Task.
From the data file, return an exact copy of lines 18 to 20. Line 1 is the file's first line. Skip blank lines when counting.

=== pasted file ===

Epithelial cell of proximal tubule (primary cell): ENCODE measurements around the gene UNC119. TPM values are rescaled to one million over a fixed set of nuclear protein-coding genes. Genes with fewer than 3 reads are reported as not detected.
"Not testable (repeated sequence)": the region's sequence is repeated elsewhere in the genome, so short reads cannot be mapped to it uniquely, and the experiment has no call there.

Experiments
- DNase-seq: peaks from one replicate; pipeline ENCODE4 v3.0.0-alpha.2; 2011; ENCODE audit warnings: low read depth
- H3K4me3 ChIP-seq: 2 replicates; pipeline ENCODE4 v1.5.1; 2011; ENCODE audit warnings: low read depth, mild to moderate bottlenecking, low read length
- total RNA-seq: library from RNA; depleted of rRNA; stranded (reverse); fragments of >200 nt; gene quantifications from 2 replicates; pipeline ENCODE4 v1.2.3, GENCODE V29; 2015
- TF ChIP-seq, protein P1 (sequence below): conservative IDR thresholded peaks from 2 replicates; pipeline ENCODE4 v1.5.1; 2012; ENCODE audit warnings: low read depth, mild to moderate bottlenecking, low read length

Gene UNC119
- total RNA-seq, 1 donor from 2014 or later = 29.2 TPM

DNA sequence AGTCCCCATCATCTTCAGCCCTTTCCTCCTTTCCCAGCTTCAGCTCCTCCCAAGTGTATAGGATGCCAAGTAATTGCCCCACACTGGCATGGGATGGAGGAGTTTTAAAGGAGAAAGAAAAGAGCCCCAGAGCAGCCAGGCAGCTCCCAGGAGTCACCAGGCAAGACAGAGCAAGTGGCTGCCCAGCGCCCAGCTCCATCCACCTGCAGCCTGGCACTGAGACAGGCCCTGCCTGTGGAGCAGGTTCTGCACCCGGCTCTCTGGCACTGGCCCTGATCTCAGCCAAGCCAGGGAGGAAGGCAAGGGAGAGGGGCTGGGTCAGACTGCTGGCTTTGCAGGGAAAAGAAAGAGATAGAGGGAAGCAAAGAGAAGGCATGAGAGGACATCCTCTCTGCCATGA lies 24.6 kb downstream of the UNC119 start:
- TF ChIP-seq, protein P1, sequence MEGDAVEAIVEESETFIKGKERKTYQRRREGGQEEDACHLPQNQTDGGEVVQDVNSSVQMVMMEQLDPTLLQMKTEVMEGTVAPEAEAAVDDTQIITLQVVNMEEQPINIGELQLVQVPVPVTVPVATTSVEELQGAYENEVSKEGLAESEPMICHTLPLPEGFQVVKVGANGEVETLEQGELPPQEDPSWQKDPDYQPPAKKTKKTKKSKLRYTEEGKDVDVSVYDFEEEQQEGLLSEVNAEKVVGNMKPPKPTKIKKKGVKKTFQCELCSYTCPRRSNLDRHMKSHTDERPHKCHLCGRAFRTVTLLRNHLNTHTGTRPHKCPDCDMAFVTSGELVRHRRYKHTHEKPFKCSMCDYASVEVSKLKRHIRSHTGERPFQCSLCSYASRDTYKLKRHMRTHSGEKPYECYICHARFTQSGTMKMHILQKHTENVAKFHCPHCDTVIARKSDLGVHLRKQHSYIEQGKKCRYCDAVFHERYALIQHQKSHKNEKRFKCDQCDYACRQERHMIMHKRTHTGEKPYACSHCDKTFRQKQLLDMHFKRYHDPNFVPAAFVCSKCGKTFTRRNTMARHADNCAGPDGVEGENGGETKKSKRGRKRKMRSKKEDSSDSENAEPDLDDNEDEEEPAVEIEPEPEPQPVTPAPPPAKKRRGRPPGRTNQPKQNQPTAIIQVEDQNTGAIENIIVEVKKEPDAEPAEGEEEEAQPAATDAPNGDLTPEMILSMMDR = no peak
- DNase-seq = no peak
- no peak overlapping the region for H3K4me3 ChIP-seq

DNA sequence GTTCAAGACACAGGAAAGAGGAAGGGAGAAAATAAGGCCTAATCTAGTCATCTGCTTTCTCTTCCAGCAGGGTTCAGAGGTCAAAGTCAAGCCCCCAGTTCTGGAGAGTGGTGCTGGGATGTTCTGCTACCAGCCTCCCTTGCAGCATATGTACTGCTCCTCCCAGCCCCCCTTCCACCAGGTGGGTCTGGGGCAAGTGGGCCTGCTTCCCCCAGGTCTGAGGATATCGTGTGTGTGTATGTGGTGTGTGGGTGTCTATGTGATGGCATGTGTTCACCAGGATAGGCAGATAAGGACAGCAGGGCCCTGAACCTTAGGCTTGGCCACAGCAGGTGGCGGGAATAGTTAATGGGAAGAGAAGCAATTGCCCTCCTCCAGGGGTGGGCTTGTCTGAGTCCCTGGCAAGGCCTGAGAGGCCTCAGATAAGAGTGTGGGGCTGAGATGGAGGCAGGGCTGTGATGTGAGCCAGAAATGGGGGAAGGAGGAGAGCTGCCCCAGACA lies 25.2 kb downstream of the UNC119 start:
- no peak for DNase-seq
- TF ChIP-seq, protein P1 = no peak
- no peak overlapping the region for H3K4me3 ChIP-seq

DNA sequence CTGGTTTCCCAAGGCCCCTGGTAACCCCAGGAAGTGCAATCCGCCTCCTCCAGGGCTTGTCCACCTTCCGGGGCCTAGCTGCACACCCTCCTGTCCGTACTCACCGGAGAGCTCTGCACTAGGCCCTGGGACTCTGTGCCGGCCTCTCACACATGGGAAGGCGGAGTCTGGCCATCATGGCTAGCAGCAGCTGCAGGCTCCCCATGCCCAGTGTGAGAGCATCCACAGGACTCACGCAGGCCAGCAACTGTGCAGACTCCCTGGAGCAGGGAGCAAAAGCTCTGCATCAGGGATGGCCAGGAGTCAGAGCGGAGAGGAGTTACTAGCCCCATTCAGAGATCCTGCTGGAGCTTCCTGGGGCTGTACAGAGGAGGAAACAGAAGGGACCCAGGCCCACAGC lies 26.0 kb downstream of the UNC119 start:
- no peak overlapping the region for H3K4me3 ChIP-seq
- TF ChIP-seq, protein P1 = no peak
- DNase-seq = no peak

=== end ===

DNA sequence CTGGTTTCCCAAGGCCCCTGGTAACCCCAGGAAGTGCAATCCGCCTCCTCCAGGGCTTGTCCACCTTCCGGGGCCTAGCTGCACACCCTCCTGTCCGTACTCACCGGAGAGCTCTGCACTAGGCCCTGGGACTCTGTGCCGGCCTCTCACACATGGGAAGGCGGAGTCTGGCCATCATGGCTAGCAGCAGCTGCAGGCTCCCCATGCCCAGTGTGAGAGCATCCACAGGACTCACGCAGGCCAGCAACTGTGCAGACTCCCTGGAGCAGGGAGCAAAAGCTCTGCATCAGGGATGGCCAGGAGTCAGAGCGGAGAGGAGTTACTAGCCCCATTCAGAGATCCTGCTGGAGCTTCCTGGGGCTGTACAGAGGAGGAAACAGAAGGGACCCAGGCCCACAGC lies 26.0 kb downstream of the UNC119 start:
- no peak overlapping the region for H3K4me3 ChIP-seq
- TF ChIP-seq, protein P1 = no peak